So if education is twelve kinds of awesome, why is it that sometimes having experience is held against you? What makes some kinds of experience a “bad thing,” not to be trusted, or somehow a problem? It’s almost like there’s sometimes a prejudice in place.

See, my dad wasn’t the world’s best dad. He wasn’t the world’s worst, either, but he was closer to worst than best. He beat my sibs and I and did other things that loving fathers aren’t supposed to do to their children. Abuse and neglect are strong themes in my childhood story, making for lots of hard experiences, and I most certainly did learn things from those experiences. I will be the FIRST to admit that some of what I learned was bad, like how to hurt and manipulate other people. Being afraid of my father is not a good thing to have learned, either.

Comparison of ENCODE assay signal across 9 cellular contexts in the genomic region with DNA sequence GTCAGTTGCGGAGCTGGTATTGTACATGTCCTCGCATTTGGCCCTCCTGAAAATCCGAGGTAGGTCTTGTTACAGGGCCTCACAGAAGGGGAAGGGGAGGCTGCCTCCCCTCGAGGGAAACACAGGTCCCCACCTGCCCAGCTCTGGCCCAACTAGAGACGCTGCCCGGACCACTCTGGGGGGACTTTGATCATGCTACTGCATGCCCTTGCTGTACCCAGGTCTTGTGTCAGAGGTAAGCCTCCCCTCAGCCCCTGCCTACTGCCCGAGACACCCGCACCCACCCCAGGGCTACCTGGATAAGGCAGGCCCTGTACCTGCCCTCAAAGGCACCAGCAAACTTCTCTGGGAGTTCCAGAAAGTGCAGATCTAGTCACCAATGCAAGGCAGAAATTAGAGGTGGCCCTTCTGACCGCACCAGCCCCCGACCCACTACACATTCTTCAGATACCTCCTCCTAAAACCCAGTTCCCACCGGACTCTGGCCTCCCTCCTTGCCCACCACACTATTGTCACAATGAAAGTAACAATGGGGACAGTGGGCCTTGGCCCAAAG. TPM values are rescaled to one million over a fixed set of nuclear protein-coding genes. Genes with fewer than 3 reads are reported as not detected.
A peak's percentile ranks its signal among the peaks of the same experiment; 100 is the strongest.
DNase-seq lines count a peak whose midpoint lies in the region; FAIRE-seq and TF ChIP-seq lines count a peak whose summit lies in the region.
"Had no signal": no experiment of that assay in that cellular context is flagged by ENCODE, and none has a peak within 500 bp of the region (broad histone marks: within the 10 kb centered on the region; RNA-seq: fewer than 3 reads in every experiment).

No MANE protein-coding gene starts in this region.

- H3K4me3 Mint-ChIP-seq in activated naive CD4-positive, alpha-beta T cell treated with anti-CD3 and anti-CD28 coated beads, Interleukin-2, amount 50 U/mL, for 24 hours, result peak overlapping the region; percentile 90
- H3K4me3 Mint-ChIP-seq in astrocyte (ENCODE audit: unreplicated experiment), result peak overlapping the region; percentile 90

Other people’s reactions to my story can be pretty interesting. Some people are very sympathetic and supportive. Others can clearly relate all too well, some are unsympathetic, and then there’s another group. They acknowledge that I was hurt, but then seem to hold that against me. I’ve been told that my beliefs or opinions about family, parents, church, and all kinds of things probably are just the result of pain and bitterness and therefore couldn’t possibly be valid. I don’t get that reaction. I think it’s condescending, not to mention rude and lazy and sometimes self-protective. Quite frankly, I’d rather deal with outright hostility than deal with somebody who believes that I’m so crippled by my past that I’ll never be able to “walk. “